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Free Content Environmental heterogeneity and plankton community structure in the central North Pacific

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Spatial and temporal patterns of heterogeneity in nutrients (PO4, NO3), integrated water column chlorophyll, integrated water column primary production, and macrozooplankton biomass in the central North Pacific are described on spatial scales ranging from less than one to several thousand kilometers and on temporal scales from one day to 12 years. Fluctuations in these properties represent an index of the biological response of the ecosystem to physical forcing on various scales. These patterns are an important aspect of ecosystem structure because environmental perturbations may affect the outcome of biological interactions between populations. Heterogeneity in each property was low on all scales. Diel changes were evident only in macrozooplankton biomass, and no seasonal cycles were detected. This is consistent with a low overall level of physical forcing, little advection from outside the system into it, and lack of seasonal changes in nutrient flux to the euphotic zone. The central North Pacific shows relatively low heterogeneity, especially on mesoscales (tens to hundreds of kilometers), when compared to other pelagic ecosystems, suggesting that environmental disturbances do not have a major effect upon macrozooplankton and nekton populations.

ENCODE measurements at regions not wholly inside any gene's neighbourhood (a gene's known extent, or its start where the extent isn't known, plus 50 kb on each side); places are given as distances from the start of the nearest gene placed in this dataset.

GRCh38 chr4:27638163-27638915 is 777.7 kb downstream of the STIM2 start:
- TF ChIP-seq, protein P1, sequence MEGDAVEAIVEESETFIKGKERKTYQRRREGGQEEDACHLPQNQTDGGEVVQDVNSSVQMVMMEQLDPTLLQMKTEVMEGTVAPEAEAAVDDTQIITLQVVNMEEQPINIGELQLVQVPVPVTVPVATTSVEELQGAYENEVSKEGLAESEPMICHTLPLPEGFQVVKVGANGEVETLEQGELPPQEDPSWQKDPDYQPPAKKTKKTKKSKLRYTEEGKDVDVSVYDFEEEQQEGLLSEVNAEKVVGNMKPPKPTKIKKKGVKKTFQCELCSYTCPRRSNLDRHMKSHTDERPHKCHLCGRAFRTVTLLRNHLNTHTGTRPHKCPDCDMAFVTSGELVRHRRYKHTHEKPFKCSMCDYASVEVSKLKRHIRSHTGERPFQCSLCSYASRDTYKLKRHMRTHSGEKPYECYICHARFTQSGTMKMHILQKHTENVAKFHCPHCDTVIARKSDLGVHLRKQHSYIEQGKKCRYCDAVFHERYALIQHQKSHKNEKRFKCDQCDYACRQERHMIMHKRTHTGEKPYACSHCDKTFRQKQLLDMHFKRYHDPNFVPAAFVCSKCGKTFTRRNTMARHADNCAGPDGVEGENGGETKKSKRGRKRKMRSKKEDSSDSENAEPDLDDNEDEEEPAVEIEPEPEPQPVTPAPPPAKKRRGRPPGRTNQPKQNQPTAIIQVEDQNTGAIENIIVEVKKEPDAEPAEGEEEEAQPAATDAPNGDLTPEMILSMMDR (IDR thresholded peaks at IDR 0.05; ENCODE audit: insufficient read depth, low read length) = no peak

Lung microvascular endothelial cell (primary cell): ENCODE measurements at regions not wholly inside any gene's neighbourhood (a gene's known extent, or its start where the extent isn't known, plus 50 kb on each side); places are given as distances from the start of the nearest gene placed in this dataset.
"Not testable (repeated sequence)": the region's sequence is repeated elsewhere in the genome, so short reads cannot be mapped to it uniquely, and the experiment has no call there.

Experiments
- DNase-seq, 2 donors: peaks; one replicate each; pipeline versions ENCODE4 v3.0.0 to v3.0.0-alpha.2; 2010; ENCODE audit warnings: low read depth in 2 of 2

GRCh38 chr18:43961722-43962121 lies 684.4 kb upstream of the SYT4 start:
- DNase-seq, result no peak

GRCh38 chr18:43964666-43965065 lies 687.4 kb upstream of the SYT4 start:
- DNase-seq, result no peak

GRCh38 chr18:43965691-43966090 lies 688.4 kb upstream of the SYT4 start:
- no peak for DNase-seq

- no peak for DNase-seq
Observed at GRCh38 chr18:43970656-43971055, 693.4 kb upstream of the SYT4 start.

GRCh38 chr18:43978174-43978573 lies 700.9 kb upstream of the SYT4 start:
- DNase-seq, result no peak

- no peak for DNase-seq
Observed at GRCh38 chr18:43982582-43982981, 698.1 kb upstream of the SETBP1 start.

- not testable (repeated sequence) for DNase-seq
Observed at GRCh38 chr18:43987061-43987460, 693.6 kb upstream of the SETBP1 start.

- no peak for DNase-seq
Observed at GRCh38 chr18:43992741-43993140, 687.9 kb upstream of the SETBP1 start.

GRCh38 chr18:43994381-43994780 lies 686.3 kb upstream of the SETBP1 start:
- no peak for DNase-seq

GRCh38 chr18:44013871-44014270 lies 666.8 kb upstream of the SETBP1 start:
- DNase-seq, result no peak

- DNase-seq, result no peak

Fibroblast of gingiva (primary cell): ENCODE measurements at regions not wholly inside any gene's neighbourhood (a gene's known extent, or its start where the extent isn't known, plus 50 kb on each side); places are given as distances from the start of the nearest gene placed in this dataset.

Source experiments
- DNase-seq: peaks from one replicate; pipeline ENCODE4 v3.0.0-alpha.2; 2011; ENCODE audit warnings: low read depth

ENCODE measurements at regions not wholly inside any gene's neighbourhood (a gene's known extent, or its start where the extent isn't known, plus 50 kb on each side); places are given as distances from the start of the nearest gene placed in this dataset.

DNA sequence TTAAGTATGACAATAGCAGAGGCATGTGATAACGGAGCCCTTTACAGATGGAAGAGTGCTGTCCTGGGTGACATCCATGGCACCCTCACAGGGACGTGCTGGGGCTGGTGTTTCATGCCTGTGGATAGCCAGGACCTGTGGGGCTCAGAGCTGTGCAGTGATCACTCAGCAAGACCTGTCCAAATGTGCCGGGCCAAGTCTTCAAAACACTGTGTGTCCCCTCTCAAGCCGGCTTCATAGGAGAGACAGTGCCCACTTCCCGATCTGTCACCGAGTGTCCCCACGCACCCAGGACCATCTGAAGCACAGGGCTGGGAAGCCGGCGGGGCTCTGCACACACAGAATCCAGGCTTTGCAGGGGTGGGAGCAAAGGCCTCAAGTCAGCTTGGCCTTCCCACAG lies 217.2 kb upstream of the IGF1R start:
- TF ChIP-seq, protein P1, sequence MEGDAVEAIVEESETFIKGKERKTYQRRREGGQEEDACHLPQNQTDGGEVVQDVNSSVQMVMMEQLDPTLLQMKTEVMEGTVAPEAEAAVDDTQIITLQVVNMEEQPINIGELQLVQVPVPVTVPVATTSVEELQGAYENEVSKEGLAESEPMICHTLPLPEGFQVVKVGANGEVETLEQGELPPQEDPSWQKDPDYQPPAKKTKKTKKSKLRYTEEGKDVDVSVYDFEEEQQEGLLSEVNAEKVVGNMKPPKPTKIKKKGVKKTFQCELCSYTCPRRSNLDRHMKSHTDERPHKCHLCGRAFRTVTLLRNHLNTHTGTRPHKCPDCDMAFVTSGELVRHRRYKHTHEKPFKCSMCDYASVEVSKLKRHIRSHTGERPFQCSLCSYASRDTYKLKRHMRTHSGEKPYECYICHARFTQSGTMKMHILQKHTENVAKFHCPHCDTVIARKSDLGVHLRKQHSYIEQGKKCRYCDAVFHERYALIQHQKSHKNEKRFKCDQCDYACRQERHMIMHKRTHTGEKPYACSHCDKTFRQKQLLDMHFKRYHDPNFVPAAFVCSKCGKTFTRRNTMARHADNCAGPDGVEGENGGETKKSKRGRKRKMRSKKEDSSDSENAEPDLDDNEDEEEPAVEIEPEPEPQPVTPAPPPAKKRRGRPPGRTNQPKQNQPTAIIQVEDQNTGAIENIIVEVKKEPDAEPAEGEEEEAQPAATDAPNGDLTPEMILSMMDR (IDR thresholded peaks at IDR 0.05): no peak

Document Type: Research Article


Publication date: November 1, 1983

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  • The Journal of Marine Research publishes peer-reviewed research articles covering a broad array of topics in physical, biological and chemical oceanography. Articles that deal with processes, as well as those that report significant observations, are welcome. In the area of biology, studies involving coupling between ecological and physical processes are preferred over those that report systematics. Authors benefit from thorough reviews of their manuscripts, where an attempt is made to maximize clarity. The time between submission and publication is kept to a minimum; there is no page charge.
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